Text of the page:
When you roll up the numbers, they look good. But when you break them down, there's a challenge there. By being transparent, we want to be accountable and give ourselves the baseline from which we can improve. There’s also the education and awareness component so that everyone realises they have a role to play.
Whenever we work with a team we haven't before, we have to understand their processes and challenges, then work together.
Our CEO Manny Chirico and our President Stefan Larsson are committed over the coming months to setting clear, timebound priorities and goals on how we're going to achieve the representation and type of diversity we want to see at all levels of the organisation and how we're going to support that, like through enabling pipelines of talent by building on our relationship with Howard University to work more closely with historically Black universities and colleges, looking at how we're looking at hiring and promoting as well as unconscious bias training.
We have partnerships with Howard University and Fordham University so we can actively work with these educational institutions to train the next generation of business leaders to be socially and environmentally responsible.
How has Covid-19 impacted and evolved the CR strategies?
Covid forced us to develop products, work with our suppliers and go to market in a digital environment — all of which have sustainability benefits. As a global society, we are having a collective experience, whether that’s adjusting to Zoom calls or having a family member fall unwell. As a result, collectively, many of us want to use our dollars to make a positive impact, to be more thoughtful about what and how we buy.
We've been watching consumer sentiment since Covid hit and there seems to be a real desire for sustainable fashion and an understanding, by both consumer and journalist communities, of how connected the issues that fall under the corporate responsibility umbrella are. How these different pieces – inclusion and diversity, environmental sustainability, human rights in the supply chain – connect and how driving fashion forward for good translates through all different areas of our business. Historically, CR teams sat on the fringes of business but to create transformational change, it needs to be inside business strategies.
How has PVH sought to protect its supply chain amidst the pandemic?
Luckily, we have a tight strategic supply chain and we have weekly calls with all our suppliers. We had about 1000 people on a call this month from our strategic supply chain. Our COO/CFO gave an update on the state of the business and updates on a supply chain perspective to keep the dialogue open. We're really trying to understand their challenges, help them understand our challenges and work together to get through this. We also rolled out global training that leveraged guidance from the World Health Organization and international best practices from the International Labour Organization on maintaining a safe and healthy factory environment.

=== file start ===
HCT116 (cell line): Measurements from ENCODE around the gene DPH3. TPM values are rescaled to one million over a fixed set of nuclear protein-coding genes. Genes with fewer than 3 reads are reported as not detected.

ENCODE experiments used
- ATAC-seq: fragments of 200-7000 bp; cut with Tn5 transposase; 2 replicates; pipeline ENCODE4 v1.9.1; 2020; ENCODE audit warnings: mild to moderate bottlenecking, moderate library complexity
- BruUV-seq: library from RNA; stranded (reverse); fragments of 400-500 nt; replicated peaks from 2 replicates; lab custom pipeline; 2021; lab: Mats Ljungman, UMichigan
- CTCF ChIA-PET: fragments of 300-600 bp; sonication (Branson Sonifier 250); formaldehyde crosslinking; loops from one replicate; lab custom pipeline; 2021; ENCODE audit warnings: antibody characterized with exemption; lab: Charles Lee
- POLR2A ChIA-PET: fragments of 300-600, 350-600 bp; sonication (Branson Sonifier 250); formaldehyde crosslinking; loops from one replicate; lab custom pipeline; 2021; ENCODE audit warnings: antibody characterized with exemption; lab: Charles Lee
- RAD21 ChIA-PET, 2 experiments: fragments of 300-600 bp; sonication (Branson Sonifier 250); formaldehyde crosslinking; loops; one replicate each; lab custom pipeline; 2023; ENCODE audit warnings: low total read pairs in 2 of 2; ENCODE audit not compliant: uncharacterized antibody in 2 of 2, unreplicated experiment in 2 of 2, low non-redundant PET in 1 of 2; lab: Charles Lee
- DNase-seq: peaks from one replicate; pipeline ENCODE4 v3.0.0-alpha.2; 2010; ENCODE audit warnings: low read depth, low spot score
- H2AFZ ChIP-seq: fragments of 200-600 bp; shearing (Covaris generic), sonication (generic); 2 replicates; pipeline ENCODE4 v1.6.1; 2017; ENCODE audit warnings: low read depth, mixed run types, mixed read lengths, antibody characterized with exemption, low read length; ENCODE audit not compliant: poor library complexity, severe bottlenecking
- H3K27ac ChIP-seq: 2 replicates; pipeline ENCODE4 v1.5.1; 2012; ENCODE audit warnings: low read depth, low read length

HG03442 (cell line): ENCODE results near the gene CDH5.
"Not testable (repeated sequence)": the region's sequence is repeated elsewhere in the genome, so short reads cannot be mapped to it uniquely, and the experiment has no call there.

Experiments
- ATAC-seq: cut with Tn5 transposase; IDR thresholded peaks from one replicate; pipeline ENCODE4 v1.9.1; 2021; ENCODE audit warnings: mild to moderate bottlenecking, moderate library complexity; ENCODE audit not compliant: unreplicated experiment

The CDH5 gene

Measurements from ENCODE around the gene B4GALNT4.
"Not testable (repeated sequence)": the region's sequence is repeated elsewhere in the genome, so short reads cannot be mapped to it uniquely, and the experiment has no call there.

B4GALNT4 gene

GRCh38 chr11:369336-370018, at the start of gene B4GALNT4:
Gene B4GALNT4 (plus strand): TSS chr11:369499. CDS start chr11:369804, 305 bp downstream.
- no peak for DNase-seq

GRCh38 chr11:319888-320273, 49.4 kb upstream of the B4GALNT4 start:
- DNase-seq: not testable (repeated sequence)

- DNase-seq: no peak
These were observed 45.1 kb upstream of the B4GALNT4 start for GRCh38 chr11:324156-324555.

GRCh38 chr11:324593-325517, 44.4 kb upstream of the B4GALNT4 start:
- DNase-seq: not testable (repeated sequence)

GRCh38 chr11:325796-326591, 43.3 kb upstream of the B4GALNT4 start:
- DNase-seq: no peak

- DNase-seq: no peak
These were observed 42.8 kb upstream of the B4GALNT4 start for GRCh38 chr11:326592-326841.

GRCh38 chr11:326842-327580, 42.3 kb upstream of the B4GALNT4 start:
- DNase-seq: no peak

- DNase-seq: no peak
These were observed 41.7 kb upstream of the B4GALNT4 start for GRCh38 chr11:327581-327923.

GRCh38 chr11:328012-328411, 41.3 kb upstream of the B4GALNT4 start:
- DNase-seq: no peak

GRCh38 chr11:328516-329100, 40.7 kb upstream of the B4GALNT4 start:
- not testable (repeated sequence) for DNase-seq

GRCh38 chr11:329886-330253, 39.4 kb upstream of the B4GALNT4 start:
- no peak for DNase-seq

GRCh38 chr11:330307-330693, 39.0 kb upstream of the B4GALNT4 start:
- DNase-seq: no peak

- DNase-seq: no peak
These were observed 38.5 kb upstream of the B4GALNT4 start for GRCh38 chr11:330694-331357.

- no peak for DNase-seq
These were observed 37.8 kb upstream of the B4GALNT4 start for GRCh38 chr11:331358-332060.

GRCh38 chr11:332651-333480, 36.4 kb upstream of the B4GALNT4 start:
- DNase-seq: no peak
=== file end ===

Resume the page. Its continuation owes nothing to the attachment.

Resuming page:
Historically, CR teams sat on the fringes of business but to create transformational change, it needs to be inside business strategies.
Alongside partners across the industry, PVH helped drive — and participates in — a global call to action published by the ILO that brings together key stakeholders in response to the social and economic disruption that has affected workers throughout the supply chain, their families and their communities. Through this endorsement, we hope to work together to establish a more just and resilient garment industry better equipped to manage the impacts of Covid-19 and other future crises.
What do PVH’s external partnerships enable?
Achieving lasting change requires partnership and cooperation within our industry and across sectors. We work with other organisations across all of our priority areas to help measure and share our progress, improve how we design, make and operate our business, and innovate new solutions. We participate in ambitious global initiatives, like the G7 Fashion Pact and the United Nations Global Compact. We also align our work with the United Nation’s Sustainable Development Goals, a global roadmap for businesses, governments and civil society to achieve a more sustainable future.
What developments excite and inspire you moving forward?
I am excited to be part of what building back better means as a company and as an industry. Circularity is a huge opportunity right now and it's about durability, material choices and designing to be designed again. I'm also excited about the conversation around stakeholder capitalism. It's a buzz term right now, but are we going to start getting questions from investors about our longer-term strategy on sustainability and how that relates to the long-term health of our brands and business?
I love to be challenged, to continue to learn and to feel a little uncomfortable every day. But more so than anything, it's the people I work with that inspire me the. Doing something collectively, and collaborating with people that bring their own unique backgrounds, perspectives and inputs, can sometimes be hard. But when we get to a result that we could never have achieved alone, whether that's as a team, company or industry, that is always the most rewarding thing.
This is a sponsored feature paid for by PVH as part of a BoF Careers partnership.